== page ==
New York’s 2023 Revenue Target For Online Sports Betting Could Impact Future Plans

Written By Mike Mazzeo on June 22, 2022 - Last Updated on June 23, 2022

New York’s high hopes for online sports betting during the 2023 fiscal year will hinge on how well sportsbooks perform during the upcoming NFL season.

And that financial performance could potentially impact future legislative efforts in the state to add online casino gaming and online poker.

Gov. Kathy Hochul’s enacted budget for FY2023 (April 1, 2022, to March 31, 2023) projects New York will generate $615 million in tax revenue from NY online sports betting. That’s up from $496 million in Hochul’s January executive budget proposal.

The enacted budget from former Gov. Andrew Cuomo for FY2022 had targeted $346 million in online sports betting tax revenue for the state in FY2023.

The projections increased as a result of the state’s record-breaking start following the launch of online sports betting on Jan. 8.

So far in FY2023, NY has generated $109 million in tax revenue from online sports betting over the first two full months, April and May.

Long-term NY sports betting projections below FY2023

Interestingly, New York projects $454 million from online sports betting in FY2024 (26% decrease), $482 million in FY2025, $498 million in FY2026 and $507 million in FY2027.

New York sports betting doesn’t offer as many markets as neighboring New Jersey and Pennsylvania. That includes individual player award futures and draft betting, among others. Policymakers will consider changes, though, to make NY more competitive.

“Projections are always tricky,” Sen. Joe Addabbo told PlayNY. “And I always refer back to when New Jersey first started, and how they overestimated revenues. But before we came along they were very successful, and still are. And when they first started, their actual numbers were well below their projections. But there’s not a person on earth that thinks Jersey is a failure at sports betting.”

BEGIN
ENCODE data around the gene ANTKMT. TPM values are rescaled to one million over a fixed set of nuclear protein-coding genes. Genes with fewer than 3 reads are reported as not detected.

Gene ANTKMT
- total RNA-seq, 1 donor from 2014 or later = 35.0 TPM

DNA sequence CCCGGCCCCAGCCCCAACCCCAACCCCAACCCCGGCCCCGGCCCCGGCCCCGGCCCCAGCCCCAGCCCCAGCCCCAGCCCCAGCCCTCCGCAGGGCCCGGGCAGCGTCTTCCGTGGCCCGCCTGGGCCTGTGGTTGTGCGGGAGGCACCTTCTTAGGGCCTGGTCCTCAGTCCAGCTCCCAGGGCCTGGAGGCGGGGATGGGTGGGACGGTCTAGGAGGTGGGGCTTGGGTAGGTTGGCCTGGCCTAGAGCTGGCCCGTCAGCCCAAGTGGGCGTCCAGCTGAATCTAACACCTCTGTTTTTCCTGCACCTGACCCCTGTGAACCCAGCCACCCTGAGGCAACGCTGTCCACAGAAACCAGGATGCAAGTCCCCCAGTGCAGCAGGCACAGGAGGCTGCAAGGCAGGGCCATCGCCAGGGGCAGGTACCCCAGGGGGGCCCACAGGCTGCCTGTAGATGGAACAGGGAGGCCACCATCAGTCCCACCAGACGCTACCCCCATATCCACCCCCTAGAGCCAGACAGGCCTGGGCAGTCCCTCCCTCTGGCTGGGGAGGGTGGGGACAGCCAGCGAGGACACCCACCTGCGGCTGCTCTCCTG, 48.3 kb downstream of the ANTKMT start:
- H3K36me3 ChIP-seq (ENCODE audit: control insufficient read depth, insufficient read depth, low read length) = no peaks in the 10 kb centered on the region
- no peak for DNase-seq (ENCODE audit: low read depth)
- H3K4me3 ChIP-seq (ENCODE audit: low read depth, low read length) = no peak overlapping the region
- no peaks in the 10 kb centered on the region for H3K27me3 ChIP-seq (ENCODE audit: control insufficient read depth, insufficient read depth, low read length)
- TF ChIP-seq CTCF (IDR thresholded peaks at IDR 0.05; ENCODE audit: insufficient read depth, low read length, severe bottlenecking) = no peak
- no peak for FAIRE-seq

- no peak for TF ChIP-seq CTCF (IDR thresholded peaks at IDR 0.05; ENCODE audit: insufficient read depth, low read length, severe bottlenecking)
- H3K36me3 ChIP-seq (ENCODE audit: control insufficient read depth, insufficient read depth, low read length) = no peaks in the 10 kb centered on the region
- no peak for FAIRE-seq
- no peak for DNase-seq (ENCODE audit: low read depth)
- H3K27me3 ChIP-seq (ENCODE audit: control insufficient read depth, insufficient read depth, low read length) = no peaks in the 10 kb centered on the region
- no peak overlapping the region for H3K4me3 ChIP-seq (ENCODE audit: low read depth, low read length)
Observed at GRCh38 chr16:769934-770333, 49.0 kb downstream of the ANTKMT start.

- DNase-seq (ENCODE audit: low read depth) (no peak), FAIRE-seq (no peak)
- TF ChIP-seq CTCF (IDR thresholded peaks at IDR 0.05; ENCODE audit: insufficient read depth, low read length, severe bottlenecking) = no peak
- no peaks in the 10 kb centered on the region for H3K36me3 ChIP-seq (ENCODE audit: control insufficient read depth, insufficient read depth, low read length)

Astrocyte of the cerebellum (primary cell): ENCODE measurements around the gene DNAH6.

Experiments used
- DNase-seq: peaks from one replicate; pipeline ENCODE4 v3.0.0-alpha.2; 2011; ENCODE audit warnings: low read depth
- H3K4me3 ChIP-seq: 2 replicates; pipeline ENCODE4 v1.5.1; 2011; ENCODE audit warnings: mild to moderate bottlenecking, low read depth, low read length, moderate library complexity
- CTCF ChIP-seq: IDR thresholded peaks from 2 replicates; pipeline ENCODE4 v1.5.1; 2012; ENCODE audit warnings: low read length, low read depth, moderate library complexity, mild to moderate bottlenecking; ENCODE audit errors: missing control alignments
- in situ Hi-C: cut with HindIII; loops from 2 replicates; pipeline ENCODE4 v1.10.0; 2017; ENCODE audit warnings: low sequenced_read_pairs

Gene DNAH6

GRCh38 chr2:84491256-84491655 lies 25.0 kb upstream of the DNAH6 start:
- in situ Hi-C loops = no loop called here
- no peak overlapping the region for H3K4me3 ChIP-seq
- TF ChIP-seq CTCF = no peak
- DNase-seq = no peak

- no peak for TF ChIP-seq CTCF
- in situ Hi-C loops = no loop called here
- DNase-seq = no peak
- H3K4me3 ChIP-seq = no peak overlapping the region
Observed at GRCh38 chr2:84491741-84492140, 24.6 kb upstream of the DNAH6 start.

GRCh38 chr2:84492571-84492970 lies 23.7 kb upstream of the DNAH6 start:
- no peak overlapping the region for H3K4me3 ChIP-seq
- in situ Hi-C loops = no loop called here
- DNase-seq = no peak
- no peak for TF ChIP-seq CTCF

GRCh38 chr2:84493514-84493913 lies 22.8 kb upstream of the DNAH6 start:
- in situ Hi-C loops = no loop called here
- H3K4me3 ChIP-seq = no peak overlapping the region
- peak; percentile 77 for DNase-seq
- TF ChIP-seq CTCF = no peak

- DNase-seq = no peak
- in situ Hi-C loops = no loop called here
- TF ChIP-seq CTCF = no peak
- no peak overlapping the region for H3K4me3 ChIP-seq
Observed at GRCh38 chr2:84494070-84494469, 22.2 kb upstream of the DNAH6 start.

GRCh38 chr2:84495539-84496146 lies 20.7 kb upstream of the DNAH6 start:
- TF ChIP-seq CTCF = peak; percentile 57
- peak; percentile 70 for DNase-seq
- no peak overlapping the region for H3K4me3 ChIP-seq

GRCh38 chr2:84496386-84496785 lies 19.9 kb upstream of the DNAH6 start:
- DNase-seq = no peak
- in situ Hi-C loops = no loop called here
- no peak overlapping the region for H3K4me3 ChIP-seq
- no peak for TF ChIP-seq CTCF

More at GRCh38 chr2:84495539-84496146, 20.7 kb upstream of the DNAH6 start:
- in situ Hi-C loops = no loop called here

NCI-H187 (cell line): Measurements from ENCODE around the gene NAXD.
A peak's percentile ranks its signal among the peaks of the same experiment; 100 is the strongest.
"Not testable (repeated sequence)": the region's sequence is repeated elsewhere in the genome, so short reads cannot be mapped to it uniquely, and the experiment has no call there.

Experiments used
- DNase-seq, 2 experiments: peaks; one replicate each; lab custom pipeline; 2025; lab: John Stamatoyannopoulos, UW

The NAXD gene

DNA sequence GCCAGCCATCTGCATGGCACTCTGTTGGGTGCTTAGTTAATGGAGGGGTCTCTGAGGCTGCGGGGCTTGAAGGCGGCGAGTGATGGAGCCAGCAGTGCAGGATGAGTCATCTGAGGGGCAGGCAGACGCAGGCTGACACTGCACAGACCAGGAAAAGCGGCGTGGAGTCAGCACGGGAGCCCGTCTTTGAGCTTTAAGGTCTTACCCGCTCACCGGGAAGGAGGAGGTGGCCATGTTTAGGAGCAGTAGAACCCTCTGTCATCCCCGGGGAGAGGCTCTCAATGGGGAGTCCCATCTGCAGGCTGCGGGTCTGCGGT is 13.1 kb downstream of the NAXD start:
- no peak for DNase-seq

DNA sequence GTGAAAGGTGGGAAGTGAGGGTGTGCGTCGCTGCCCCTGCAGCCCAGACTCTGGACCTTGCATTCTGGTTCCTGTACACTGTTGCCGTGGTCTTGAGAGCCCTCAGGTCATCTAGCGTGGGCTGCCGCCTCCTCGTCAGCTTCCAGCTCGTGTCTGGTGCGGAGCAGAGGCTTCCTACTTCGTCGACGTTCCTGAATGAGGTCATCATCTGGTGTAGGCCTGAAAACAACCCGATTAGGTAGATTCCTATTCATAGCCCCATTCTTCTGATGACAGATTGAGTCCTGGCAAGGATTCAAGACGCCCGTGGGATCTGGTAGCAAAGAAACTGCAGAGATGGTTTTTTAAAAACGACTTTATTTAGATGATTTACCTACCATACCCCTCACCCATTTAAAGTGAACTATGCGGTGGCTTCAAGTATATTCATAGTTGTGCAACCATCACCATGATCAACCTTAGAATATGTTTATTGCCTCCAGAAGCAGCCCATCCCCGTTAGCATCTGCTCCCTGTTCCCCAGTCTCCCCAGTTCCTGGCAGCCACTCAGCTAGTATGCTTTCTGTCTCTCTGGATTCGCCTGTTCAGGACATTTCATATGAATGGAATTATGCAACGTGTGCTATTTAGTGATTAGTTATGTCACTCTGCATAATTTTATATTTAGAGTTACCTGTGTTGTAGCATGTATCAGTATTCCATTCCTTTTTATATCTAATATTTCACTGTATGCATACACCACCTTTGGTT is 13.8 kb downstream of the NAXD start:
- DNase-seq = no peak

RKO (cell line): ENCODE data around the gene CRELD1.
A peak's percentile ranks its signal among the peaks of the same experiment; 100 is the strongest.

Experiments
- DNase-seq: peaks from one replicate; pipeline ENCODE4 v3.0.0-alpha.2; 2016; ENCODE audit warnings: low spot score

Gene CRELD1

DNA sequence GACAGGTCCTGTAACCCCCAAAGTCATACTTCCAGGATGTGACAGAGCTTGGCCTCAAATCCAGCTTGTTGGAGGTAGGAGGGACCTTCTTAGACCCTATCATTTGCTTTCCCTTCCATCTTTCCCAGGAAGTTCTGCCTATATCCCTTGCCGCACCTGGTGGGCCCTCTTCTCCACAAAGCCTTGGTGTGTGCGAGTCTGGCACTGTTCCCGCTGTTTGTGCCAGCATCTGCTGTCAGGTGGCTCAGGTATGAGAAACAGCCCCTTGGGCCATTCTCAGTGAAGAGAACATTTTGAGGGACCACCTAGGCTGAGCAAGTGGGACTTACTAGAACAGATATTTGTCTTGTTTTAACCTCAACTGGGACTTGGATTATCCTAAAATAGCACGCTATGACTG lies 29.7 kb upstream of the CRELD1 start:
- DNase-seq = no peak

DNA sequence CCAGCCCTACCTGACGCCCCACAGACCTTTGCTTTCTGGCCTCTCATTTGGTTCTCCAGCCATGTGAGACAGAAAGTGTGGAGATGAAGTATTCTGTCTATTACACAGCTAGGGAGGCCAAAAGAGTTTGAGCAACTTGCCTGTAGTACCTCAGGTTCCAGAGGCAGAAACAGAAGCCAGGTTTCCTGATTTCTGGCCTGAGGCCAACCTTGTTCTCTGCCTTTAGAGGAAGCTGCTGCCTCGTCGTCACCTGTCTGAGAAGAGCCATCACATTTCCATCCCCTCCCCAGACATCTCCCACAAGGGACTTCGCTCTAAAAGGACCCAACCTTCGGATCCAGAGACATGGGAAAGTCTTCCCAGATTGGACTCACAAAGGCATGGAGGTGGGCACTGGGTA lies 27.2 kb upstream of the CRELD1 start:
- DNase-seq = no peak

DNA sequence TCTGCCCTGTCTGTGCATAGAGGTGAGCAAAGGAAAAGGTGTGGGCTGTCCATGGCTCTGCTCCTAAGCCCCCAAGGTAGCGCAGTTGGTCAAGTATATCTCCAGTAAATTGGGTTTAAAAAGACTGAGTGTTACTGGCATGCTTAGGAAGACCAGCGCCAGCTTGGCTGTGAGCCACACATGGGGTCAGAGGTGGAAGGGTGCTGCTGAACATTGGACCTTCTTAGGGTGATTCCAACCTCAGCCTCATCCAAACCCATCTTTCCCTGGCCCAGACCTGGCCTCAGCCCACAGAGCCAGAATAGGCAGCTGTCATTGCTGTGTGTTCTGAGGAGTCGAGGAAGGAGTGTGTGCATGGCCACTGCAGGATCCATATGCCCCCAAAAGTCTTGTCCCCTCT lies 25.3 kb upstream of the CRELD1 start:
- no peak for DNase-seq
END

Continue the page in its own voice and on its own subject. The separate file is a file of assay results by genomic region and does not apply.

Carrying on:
Addabbo emphasized his caution surrounding projections. He has always believed that “whatever New York gets is gravy, because we’ve never had it before.”

Addabbo continued: “And now look at us. We’re leading the nation — and it’s roughly ($267 million) in educational funds (through May). That’s great. But I’d be very cautious with projections. That’s why I’m never satisfied. No matter what the projections are and how we’re doing, I always want the product to be better for the people of New York. I want to shatter the ceiling. But we’re certainly ahead of the projections that Gov. Cuomo did.

“Is the 51% sustainable? Is this kind of level sustainable? There’s so many variables in online sports betting, it’s such a competitive industry. We’ll see.”

Upcoming NFL season could be end for promo play

New York’s big numbers early on — including a US-record $1.67 billion in January online sports betting handle — were aided by massive promotional and marketing spend by NY sportsbooks. This obviously helps expedite customer acquisition. But those operators have significantly cut back on promotional and marketing spend in NY. All while repeatedly complaining about the state’s 51% tax rate.